O Lord, maker of all things, master of the universe: send your Holy Spirit to our brothers and sisters in France this day. May they be comforted and find peace in the midst of such chaos. May the light of your redeeming love through Jesus Christ, our Lord, shine brightly upon the darkness in which they find themselves. Allow your Church to be your mouthpiece, to give words of solace; and may we be your body, that those who mourn may find shelter in our bosom. For those who have died, we ask that you have mercy upon them, and grant them entrance into your eternal kingdom, according to their faith and your will. We cry out to you O Lord, and ask that you forgive those who have perpetrated this evil. For they did not know the truth of their actions. Even so, come quickly Lord Jesus, that evil may be chained, and righteousness reign forevermore. Amen.
Posts Tagged ‘Forgiveness’
Posted in Prayer, Prayer of the Day, tagged Blood, Body, Chaos, Christ, Church, Evil, Forgiveness, France, God, Holy, Jesus, Love, Mercy, Paris, Prayer, Redeeming, Righteousness, Sin, Spirit, Terror, Tragedy on November 14, 2015| Leave a Comment »
Posted in Christianity, tagged Amen, Aritcles of Faith, Baptism, Basics, Buried, Christ, Christian, Christianity, Church, Communion, Constantinople, Creed, Crucified, Dead, Death, Faith, Forgiveness, God, Heaven, Holy, Jesus, Kingdom, Kingdom of God, Light, Lord, Man, Mary, Nicea, Paradise, Pilate, Pontius, Remission, Resurrection, Saints, Salvation, Sins, Son, Spirit, Suffered, Testament, Virgin on November 8, 2015| 1 Comment »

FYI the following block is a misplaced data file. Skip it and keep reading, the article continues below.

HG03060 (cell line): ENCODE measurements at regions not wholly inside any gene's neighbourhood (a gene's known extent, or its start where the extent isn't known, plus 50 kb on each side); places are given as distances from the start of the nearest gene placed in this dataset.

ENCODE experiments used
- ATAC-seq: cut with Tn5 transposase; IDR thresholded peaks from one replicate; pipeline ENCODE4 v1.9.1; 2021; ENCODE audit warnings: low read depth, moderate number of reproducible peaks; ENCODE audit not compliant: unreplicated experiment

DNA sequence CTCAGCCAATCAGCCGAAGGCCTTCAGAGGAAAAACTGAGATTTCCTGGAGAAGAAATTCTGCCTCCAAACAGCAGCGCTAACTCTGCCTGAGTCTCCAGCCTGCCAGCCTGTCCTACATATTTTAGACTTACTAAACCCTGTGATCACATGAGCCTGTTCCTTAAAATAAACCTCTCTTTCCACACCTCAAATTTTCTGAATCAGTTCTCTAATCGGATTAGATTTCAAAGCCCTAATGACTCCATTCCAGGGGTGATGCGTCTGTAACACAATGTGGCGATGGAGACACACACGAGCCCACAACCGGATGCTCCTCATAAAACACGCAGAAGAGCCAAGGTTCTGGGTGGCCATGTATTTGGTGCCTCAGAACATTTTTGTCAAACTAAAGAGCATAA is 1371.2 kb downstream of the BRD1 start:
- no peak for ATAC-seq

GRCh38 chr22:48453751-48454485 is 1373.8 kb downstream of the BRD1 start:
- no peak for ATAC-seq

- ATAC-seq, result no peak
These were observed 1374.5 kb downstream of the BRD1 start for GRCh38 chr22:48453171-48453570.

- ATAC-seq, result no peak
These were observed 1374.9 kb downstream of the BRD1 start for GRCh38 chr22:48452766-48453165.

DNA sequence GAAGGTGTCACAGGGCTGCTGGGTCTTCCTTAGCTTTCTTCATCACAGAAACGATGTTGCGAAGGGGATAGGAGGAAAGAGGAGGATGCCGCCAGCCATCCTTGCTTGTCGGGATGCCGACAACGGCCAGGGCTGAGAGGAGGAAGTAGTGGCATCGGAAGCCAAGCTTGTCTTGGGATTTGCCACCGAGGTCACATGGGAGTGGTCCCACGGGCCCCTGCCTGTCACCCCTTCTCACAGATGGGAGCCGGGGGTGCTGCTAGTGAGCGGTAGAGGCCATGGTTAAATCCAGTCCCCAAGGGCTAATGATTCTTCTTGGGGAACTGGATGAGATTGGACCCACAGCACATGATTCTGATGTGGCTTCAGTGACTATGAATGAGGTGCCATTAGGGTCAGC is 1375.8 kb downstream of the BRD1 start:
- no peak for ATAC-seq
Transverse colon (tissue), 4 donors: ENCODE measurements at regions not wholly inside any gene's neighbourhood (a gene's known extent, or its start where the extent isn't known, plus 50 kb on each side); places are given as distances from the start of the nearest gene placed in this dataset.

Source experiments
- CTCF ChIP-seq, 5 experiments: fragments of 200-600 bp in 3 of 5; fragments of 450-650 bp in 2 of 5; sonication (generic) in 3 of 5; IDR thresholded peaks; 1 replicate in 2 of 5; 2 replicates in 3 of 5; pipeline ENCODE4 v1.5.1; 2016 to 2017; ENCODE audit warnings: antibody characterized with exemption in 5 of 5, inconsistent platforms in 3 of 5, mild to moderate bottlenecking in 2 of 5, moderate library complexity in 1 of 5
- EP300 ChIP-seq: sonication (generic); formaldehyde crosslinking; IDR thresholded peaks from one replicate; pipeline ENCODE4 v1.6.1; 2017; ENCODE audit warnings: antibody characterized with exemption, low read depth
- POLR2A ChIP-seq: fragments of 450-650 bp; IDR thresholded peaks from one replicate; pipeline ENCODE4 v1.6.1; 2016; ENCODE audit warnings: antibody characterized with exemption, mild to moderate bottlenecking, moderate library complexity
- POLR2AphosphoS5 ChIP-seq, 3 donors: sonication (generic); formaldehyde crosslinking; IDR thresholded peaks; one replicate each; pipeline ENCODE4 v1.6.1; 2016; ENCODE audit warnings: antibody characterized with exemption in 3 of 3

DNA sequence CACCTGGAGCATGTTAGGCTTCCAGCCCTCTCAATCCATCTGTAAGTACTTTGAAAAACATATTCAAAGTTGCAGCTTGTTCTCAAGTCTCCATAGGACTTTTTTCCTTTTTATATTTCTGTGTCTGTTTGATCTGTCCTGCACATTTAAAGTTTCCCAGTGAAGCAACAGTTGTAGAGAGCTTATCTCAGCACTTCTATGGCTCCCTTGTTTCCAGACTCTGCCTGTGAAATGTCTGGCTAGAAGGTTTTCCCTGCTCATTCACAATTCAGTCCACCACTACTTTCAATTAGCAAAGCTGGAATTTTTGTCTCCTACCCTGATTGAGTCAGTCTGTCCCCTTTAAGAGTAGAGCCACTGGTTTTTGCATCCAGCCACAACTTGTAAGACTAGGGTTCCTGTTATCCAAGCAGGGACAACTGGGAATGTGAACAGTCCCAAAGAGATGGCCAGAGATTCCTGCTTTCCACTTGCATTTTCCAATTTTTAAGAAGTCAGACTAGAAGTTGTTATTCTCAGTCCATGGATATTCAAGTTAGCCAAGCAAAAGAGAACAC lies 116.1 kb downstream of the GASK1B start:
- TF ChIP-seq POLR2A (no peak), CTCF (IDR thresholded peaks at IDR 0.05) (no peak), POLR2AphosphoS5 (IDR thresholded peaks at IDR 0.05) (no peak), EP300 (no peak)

I believe in God the Father Almighty, Maker of heaven and earth.
- And of all things visible and invisible.
I believe in Jesus Christ, his only begotten Son, our Lord.
- He was begotten, not made and is of one essence with the Father.
- Through him all things were made.
- Who for us and for our salvation he came down from heaven.
- He was made incarnate by the power of the Holy Spirit, and was born of the Virgin Mary, and became man.
- He suffered under Pontius Pilate.
- He was crucified, died, and was buried.
- He descended into the place of the dead.
- He rose from the dead on the third day in accordance with the Scriptures.
- He ascended into heaven, and is seated at the right hand of the Father.
- He shall come again to judge the living and the dead.
- His kingdom shall have no end.
I believe in the Holy Spirit.
- Who is the Lord, the Giver of Life.
- Who spoke through the Prophets.
- Who with the Father and the Son, is worshipped and glorified.
I believe in one holy Church.
- Which is universal, and for all peoples.
- Which is the Communion of Saints.
- It is timeless and beyond the reach of mortal death.
I acknowledge one baptism for the remission of sins.
I look for the resurrection of the dead, and life everlasting.
- Which is a bodily resurrection.
- The righteous shall enter the world which is to come.
- The righteous shall not taste of death again.
Posted in Christianity, tagged Carpenter, Epistle, Forgiveness, Galatians, God, Good, Hebrew, Holy, Holy Spirit, Jesus, Jesus Christ, Jew, Jewish, John, John the Baptist, Joseph, Judea, Justice, Law, Love, Matthew, Mercy, Midrash, Moses, New Testament, Old Testament, Pacifism, Palestine, Paul, Peace, Pharisee, Pharisees, Prophets, Rabbi, Rebbe, Reconciliation, Roman Empire, Rome, Saints, Scriptures, Shalom, Sin, Teacher, Theology, Trespasses, Trinity, Truth, Word, Word of God on September 27, 2015| Leave a Comment »